- The Federal Reserve began its two-day monetary policy gathering Tuesday, with analysts expecting the central bank to announce a quarter-point rate hike.
- Fed officials are grappling over how much more monetary tightening is necessary to keep the economy (and inflation) healthy.
U.S. government debt yields continued their upward climb on Tuesday as the Federal Reserve began its two-day policy meeting.
The yield on the benchmark 10-year Treasury note touched 3.113 percent , just shy of its 2018 high of 3.128 percent that it hit in May. The yield on the 30-year Treasury bond hit 3.249 percent earlier in the session, its highest level since May 18.
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The yield on the two-year note, meanwhile, rose to 2.847 percent, its highest since June 25, 2008; the five-year rate hit 2.99 percent, its highest since June 11, 2009. Bond yields move inversely to prices.
The 10-year yield was last seen at 3.096 percent, while the 30-year yield was at 3.227 percent at 3:34 p.m. ET.
The Federal Open Market Committee began its two-day monetary policy gathering Tuesday, with analysts expecting the central bank to announce a quarter-point rate hike when it concludes its meeting tomorrow.
The hike will push the funds target to 2 percent to 2.25 percent, where it last was more than 10 years ago.
The event will also be watched closely to see if the Fed provides any signals as to where monetary policy will be heading over the coming months and into next year.
"The market is fearful that dovish hikes are a thing of the past ... Markets are finally respecting the Fed, and are starting to think that these guys mean business," said George Goncalves, head of fixed-income strategy at Nomura Securities International.
"I'll be watching to see if the Fed's happy with the market's reaction [to its hiking cycle]," he added.
Members of the FOMC are grappling over how much more monetary tightening is necessary to keep the economy (and inflation) healthy. Up until now, most officials have been comfortable with the Fed's slow-and-steady rate hikes and unwind of its massive balance sheet.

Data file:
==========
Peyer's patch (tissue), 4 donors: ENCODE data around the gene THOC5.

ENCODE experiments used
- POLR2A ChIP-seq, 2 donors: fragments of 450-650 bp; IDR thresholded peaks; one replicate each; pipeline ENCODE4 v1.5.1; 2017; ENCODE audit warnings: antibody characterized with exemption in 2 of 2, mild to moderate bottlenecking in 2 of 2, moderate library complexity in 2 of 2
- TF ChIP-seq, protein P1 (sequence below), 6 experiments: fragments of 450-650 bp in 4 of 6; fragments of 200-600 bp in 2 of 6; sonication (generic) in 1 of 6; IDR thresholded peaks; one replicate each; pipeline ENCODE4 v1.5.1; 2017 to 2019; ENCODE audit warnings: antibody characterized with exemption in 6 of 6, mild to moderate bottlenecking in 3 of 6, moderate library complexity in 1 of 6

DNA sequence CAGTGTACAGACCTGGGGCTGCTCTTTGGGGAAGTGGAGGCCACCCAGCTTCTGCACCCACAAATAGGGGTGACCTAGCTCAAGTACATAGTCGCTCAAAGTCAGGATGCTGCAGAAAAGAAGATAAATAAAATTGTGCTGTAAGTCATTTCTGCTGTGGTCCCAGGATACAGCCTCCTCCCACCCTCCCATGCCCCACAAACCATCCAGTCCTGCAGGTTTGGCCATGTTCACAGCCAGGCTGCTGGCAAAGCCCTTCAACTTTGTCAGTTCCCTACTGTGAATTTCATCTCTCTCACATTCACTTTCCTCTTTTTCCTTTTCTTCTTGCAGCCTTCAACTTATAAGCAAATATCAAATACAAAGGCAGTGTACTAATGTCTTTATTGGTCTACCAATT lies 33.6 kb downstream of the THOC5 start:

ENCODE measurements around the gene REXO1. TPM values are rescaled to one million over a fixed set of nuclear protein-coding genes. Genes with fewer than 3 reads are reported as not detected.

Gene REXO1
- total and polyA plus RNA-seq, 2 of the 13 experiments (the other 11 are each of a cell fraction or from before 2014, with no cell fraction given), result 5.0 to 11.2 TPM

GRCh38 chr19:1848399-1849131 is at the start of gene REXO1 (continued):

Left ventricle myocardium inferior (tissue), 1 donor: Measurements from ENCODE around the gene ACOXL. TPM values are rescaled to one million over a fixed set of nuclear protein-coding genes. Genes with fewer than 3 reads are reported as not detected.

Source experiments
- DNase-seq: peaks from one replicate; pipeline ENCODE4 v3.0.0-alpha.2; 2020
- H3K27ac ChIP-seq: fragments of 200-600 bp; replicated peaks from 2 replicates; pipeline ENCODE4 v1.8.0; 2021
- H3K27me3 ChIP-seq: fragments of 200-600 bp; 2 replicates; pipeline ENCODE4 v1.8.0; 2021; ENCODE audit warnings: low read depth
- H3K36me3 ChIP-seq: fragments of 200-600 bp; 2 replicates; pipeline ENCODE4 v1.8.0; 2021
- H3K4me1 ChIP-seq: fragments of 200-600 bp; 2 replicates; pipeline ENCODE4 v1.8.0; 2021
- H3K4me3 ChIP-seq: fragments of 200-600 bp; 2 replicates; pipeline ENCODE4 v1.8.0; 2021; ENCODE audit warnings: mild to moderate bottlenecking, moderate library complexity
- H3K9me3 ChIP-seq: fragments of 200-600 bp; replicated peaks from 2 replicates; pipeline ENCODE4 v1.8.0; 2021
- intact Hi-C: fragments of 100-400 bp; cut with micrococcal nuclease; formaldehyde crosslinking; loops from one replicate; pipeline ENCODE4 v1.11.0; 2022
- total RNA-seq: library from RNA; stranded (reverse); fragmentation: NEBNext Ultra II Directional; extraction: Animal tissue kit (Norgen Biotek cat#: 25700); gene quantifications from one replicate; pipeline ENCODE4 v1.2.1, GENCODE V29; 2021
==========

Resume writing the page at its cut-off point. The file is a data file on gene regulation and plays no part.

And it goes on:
A flattening of the so-called yield curve has some market watchers nervous as spreads between short-term and long-term debt rates shrink to lows not seen since before the 2008 financial crisis.
An inverted U.S. yield curve — where short-term rates surpass long-term rates — has frequently heralded upcoming recession.
As of the latest reading, the spread between the 10-year note yield and the two-year note yield was 26 basis points.
The Bank of Japan released the minutes of its July policy meeting Tuesday. In the release, some policymakers said that the institution should consider the potential risks of ultra-easy policy at a more serious level, Reuters reported.
On Monday, European Central Bank President Mario Draghi warned of stronger inflation, saying in a speech that underlying inflation was expected to "increase further over the coming months as the tightening labor market is pushing up wage growth."
The news sent the two-year treasury yield hit a high not seen since 2008.
The Treasury Department auctioned $38 billion in five-year notes at a high yield of 2.997 percent. The bid-to-cover ratio, an indicator of demand, was 2.39. Indirect bidders, which include major central banks, were awarded 57.9 percent. Direct bidders, which includes domestic money managers, bought 9.2 percent.